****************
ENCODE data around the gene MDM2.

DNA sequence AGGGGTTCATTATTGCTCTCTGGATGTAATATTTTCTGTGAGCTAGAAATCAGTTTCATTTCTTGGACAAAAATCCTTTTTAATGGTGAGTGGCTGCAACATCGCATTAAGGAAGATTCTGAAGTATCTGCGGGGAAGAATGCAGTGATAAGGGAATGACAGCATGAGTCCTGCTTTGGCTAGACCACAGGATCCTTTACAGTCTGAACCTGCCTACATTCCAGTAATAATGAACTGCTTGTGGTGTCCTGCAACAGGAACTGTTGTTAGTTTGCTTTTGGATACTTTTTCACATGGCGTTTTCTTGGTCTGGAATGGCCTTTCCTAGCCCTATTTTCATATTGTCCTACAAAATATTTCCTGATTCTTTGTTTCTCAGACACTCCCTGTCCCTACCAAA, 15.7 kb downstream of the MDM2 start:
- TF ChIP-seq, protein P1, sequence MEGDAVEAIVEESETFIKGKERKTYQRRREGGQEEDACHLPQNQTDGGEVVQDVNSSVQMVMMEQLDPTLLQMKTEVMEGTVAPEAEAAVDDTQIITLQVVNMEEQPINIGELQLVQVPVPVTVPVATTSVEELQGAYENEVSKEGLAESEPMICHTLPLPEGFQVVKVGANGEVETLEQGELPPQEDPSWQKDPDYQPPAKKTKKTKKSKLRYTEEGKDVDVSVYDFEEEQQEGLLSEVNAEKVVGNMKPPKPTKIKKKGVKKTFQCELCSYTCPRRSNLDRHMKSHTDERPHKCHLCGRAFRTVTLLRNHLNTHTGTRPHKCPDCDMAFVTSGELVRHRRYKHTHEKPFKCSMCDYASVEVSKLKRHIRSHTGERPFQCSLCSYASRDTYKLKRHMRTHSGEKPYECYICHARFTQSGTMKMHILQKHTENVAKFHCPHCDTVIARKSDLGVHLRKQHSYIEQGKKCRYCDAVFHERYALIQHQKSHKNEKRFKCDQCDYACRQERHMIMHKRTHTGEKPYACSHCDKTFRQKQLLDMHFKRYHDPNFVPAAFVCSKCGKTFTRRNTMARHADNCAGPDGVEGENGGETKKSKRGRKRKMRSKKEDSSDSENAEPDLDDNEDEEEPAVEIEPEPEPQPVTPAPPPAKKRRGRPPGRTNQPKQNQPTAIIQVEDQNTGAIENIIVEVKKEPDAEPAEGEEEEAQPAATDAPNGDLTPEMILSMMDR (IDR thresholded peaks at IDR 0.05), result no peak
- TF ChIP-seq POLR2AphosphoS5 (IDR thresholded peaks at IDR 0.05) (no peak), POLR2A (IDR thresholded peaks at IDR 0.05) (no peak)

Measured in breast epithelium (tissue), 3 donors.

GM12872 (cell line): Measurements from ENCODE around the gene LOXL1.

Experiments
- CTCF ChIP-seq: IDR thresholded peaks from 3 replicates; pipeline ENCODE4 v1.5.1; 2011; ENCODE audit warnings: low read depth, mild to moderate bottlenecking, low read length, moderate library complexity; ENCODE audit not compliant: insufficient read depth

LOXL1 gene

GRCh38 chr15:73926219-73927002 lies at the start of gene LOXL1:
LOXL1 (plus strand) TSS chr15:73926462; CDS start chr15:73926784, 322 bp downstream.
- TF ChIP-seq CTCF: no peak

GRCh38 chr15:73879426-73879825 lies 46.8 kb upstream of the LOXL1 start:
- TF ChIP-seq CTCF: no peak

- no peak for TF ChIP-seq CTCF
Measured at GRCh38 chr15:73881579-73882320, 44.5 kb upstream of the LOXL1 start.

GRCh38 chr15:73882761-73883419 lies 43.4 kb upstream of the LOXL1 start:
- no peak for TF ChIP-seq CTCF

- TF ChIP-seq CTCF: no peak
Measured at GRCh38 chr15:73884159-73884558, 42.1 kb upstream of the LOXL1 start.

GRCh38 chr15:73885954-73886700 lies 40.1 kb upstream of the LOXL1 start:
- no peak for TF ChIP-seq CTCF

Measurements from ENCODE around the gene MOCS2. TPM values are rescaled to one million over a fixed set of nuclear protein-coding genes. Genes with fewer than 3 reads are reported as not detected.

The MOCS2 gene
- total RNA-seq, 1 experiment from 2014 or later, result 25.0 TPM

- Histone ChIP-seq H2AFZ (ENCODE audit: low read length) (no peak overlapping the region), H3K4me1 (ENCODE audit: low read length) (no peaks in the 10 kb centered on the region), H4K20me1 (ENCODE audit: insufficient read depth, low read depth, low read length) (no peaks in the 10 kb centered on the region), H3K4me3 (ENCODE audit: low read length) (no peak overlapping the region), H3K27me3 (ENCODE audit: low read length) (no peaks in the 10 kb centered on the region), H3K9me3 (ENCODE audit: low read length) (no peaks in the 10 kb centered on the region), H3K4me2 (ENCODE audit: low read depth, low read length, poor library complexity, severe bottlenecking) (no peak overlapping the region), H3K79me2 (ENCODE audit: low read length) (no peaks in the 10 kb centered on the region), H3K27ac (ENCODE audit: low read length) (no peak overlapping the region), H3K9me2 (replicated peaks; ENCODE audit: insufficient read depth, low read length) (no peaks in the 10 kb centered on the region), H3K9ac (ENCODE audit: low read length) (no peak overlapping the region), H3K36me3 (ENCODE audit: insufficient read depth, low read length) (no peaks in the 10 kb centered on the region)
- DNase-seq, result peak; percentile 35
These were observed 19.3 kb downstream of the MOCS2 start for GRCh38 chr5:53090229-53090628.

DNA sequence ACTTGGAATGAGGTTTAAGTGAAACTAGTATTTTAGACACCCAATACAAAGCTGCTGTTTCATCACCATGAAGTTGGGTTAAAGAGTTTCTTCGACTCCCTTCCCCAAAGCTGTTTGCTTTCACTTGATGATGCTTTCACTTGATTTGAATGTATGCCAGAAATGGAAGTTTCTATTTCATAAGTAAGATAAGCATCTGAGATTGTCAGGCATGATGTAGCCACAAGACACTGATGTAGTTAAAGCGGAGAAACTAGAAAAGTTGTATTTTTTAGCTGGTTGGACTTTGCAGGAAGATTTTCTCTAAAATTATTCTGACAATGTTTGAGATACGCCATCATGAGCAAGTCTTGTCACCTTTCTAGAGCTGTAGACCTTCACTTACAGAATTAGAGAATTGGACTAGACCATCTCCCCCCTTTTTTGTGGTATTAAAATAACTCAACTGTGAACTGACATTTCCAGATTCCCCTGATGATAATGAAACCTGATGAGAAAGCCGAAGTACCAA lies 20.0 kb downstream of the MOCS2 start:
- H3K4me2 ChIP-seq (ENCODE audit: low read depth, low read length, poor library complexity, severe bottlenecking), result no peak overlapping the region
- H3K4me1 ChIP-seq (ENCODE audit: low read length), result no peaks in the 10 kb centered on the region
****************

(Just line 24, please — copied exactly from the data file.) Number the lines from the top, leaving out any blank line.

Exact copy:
The MOCS2 gene